To make matters worse, when your patient is already sedated if that's what you're doing, the early warning signs of adverse reactions to too much local anesthetic can be even harder to spot!
Enter computers. Not only can computers do all that math for you they can compute the exact dose you can give and re-compute it every second continuously without even breaking a sweat!
Computers can help you do the math like a superhero! So you can confidently focus on your procedure.
We at AnesthesiaCharting.com have a tool that we want to share with you and every provider for that matter. We felt we could make a positive difference and we felt so passionate about it that we decided to offer our local anesthetic tracking software ABSOLUTELY FREE to anyone. Period. No catch. No ads.
How can I use it?
Our AnesthesiaCharting.com local anesthetic tracker can be used on a PC, Mac, tablet, phone, iOS, Android or anything that runs a modern browser like Chrome, Edge, or Safari with out ever having to download an app. You don't even need to create an account!
Follow this link and click "Chart a Local Anesthesia Case" to try it for yourself: case.xchart.com
You start by entering a patient's DOB, weight and height. It automatically calculates the BMI and assesses the age of the patient to select whether manufacturer's guidelines or American Academy of Pediatric Dentistry are utilized. You can then choose the types of LA that you plan to use. As you administer each local anesthetic, simply type in the administered amount of LA either as cartridge, mg, or mL form (whichever you are using).
Our software then tracks:
- Administration time
- Total amount administered
- Total of each local anesthetic as well as total epinepherine reported in milligrams.
It then uses this info to calculate in real time:
- An estimated systemic local anesthetic toxicity percentage for all doses combined.
- This percentage is recalculated every second in accordance with the half-life elimination rate of each local anesthetic separately and then jointly.
- How much more of each drug you can give without exceeding guidelines in your preferred unit based on this particular patient's age/weight.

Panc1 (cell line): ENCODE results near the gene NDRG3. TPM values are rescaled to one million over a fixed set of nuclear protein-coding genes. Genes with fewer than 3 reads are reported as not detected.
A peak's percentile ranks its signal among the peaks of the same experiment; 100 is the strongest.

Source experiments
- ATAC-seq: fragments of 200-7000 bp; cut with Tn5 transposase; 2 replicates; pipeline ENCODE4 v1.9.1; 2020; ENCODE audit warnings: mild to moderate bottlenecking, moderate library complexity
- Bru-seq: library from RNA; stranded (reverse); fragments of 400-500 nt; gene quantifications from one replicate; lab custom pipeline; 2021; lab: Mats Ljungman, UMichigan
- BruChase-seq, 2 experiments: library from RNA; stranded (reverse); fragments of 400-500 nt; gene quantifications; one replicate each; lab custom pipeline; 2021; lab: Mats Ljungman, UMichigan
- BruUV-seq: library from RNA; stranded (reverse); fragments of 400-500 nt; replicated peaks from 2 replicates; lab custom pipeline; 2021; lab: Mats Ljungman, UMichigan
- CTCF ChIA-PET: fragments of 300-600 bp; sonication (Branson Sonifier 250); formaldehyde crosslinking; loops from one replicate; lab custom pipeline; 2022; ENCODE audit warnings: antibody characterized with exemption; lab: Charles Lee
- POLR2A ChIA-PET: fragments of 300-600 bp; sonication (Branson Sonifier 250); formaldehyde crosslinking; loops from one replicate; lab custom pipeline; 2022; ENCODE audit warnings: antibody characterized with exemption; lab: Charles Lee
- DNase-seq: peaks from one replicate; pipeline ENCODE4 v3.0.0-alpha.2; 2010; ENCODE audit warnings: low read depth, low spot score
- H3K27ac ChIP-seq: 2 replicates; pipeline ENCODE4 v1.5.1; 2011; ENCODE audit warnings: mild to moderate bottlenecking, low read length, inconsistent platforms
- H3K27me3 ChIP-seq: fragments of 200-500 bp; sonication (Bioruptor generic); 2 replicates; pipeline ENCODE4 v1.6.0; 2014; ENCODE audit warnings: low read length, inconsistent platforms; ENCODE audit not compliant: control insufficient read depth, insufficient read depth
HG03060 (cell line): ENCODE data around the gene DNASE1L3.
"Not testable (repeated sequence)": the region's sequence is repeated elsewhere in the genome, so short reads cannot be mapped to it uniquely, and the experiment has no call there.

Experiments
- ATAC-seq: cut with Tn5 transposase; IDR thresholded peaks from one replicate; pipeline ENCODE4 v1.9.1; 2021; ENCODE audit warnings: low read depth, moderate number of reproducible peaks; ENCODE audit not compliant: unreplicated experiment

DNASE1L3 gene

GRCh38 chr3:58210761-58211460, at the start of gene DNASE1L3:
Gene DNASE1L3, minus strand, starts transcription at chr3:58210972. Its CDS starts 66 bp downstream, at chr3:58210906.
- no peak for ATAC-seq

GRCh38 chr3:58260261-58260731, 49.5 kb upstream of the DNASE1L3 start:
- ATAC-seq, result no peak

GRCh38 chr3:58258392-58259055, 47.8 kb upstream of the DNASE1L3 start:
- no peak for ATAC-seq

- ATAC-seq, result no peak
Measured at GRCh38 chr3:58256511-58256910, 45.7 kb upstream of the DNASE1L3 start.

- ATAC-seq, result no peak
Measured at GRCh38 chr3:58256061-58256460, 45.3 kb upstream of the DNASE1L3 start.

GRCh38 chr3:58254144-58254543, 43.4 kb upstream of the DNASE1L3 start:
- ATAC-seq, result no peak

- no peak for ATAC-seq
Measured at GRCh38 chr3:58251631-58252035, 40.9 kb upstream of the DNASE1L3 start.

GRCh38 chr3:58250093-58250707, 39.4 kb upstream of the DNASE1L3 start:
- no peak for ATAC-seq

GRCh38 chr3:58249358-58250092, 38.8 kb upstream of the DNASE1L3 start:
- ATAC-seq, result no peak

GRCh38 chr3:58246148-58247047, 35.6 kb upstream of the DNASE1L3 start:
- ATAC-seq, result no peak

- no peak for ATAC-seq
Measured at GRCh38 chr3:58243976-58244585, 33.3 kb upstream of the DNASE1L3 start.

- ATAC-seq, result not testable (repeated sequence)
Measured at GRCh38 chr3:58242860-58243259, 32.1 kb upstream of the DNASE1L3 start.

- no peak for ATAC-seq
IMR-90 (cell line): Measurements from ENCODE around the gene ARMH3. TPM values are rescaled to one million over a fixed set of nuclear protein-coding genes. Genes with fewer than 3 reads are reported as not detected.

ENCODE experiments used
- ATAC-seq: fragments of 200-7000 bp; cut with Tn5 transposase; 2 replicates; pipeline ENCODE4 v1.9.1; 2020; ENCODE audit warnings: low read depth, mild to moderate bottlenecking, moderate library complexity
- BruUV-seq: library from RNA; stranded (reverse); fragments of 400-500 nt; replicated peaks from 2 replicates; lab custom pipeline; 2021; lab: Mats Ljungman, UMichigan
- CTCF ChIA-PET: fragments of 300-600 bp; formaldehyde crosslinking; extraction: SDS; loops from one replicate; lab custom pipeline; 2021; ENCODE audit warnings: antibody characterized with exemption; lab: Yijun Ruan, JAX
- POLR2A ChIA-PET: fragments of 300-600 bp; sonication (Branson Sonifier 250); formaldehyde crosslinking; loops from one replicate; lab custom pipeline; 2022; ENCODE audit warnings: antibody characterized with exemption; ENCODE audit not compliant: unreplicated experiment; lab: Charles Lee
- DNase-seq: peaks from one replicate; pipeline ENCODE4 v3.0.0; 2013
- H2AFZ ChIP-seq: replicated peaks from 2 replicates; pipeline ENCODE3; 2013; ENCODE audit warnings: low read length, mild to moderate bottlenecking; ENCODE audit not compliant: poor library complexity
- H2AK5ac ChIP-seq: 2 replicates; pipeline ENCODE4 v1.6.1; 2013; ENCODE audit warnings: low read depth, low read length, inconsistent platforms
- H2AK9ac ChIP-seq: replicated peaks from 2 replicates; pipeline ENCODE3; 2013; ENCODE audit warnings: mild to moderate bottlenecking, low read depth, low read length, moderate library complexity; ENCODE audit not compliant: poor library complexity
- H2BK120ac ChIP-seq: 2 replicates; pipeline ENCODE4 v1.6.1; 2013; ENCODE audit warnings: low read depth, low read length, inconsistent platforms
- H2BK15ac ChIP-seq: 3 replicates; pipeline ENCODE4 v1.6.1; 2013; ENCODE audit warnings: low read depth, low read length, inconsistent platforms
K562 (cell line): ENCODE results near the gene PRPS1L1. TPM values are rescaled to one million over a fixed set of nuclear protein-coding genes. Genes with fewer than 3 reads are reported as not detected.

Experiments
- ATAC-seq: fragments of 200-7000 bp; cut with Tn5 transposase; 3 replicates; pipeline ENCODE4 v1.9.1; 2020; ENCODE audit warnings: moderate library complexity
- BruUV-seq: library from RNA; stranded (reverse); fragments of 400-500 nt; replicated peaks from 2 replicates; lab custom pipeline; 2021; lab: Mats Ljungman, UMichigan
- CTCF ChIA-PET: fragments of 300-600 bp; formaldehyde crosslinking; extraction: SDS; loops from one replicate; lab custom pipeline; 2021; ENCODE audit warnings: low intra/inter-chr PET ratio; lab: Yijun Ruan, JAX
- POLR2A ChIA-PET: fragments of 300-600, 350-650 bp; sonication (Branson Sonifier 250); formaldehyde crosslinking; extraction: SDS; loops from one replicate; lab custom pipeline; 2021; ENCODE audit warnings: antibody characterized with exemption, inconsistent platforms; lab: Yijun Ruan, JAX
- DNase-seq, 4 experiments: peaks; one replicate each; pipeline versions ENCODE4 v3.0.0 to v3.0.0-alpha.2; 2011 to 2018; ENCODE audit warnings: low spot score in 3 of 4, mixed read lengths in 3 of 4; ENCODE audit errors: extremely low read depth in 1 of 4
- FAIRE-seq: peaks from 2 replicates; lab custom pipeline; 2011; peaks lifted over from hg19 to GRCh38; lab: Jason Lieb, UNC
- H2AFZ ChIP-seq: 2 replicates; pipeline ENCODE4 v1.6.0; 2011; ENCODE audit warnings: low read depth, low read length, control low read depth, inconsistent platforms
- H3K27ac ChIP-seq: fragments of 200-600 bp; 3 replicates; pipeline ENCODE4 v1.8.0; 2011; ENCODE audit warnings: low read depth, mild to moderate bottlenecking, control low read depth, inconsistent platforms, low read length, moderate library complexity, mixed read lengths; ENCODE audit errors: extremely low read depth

Each selected anesthetic will have an entry that looks like this:
Ultimately, this is a tool to help providers know when they are nearing or have exceeded guideline amounts of local anesthetic per the statistical norms associated with the weight and age of the patient.
Getting this data into your charting system
But not only that! It's super easy to drop this into any digital charting system. See this quick clip for a demo of that:
We've heard from providers, especially those who do really long cases, that they love knowing how much local anesthetic can safely be re-administered near the end of a procedure. Speaking of lengthy cases, very few providers record the time of administration of local anesthetic whereas most providers tally the total amount of local anesthetic administered during a case and record those totals at the end of the case but, is that accurate? Think through the worst case scenario where a patient underwent a lengthy appointment at your office and local anesthetic was administered several times throughout the procedure. An unforeseen complication resulted from treatment that led to litigation. Your records indicate the total tally of local anesthetic administered as it was tabulated at the end of the case. Now, you know that you didn't give that entire tabulation of LA as a one time bolus, but if your records don't indicate otherwise, how will you defend that?
AnesthesiaCharting.com is here to help you make tracking and reporting administered local anesthetic simple. We are here to make you do math like a superhero. Most of all, our ultimate goal is to make things safer for your patients and easier for you the provider.
This is just another example of how we're on your side trying to make it simple to do the right thing.
Again, here's the link, click "Chart a Local Anesthesia Case" to use it for yourself: case.xchart.com.